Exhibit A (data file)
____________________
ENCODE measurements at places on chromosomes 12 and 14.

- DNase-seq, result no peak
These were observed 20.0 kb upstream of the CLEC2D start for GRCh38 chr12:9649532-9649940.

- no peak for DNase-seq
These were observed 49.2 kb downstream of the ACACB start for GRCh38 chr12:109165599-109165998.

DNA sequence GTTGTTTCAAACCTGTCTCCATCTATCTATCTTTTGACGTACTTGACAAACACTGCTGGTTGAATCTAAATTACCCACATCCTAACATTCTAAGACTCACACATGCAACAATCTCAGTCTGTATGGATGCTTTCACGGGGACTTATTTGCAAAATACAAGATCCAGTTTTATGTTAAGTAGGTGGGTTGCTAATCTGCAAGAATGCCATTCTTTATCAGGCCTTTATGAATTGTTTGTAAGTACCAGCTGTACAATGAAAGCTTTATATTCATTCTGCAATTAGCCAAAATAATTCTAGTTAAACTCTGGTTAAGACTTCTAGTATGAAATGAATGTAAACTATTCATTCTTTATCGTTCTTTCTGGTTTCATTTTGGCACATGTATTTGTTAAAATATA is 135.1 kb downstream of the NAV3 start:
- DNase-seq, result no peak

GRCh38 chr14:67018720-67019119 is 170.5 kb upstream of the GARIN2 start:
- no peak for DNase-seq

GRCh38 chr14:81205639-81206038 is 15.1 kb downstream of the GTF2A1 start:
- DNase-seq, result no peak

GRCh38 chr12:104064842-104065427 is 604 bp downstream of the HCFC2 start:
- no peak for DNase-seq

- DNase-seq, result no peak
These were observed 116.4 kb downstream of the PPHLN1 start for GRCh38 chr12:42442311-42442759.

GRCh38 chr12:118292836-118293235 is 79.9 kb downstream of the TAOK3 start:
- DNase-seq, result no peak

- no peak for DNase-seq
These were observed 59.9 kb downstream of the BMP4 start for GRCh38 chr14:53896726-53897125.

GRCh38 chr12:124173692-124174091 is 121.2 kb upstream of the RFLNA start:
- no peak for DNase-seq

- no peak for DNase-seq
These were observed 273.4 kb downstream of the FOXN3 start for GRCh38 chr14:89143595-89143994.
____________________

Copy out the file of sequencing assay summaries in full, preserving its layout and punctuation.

ENCODE measurements at places on chromosomes 12 and 14.

- DNase-seq, result no peak
These were observed 20.0 kb upstream of the CLEC2D start for GRCh38 chr12:9649532-9649940.

- no peak for DNase-seq
These were observed 49.2 kb downstream of the ACACB start for GRCh38 chr12:109165599-109165998.

DNA sequence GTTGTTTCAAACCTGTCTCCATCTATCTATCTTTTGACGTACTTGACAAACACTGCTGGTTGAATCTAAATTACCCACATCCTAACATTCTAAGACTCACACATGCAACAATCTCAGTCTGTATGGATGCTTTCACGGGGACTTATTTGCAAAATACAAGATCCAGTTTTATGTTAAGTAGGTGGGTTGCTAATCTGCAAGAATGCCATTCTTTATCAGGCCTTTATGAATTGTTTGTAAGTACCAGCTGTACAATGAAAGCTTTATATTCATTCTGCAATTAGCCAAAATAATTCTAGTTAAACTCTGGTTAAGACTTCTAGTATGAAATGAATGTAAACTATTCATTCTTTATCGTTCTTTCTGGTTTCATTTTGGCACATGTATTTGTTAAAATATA is 135.1 kb downstream of the NAV3 start:
- DNase-seq, result no peak

GRCh38 chr14:67018720-67019119 is 170.5 kb upstream of the GARIN2 start:
- no peak for DNase-seq

GRCh38 chr14:81205639-81206038 is 15.1 kb downstream of the GTF2A1 start:
- DNase-seq, result no peak

GRCh38 chr12:104064842-104065427 is 604 bp downstream of the HCFC2 start:
- no peak for DNase-seq

- DNase-seq, result no peak
These were observed 116.4 kb downstream of the PPHLN1 start for GRCh38 chr12:42442311-42442759.

GRCh38 chr12:118292836-118293235 is 79.9 kb downstream of the TAOK3 start:
- DNase-seq, result no peak

- no peak for DNase-seq
These were observed 59.9 kb downstream of the BMP4 start for GRCh38 chr14:53896726-53897125.

GRCh38 chr12:124173692-124174091 is 121.2 kb upstream of the RFLNA start:
- no peak for DNase-seq

- no peak for DNase-seq
These were observed 273.4 kb downstream of the FOXN3 start for GRCh38 chr14:89143595-89143994.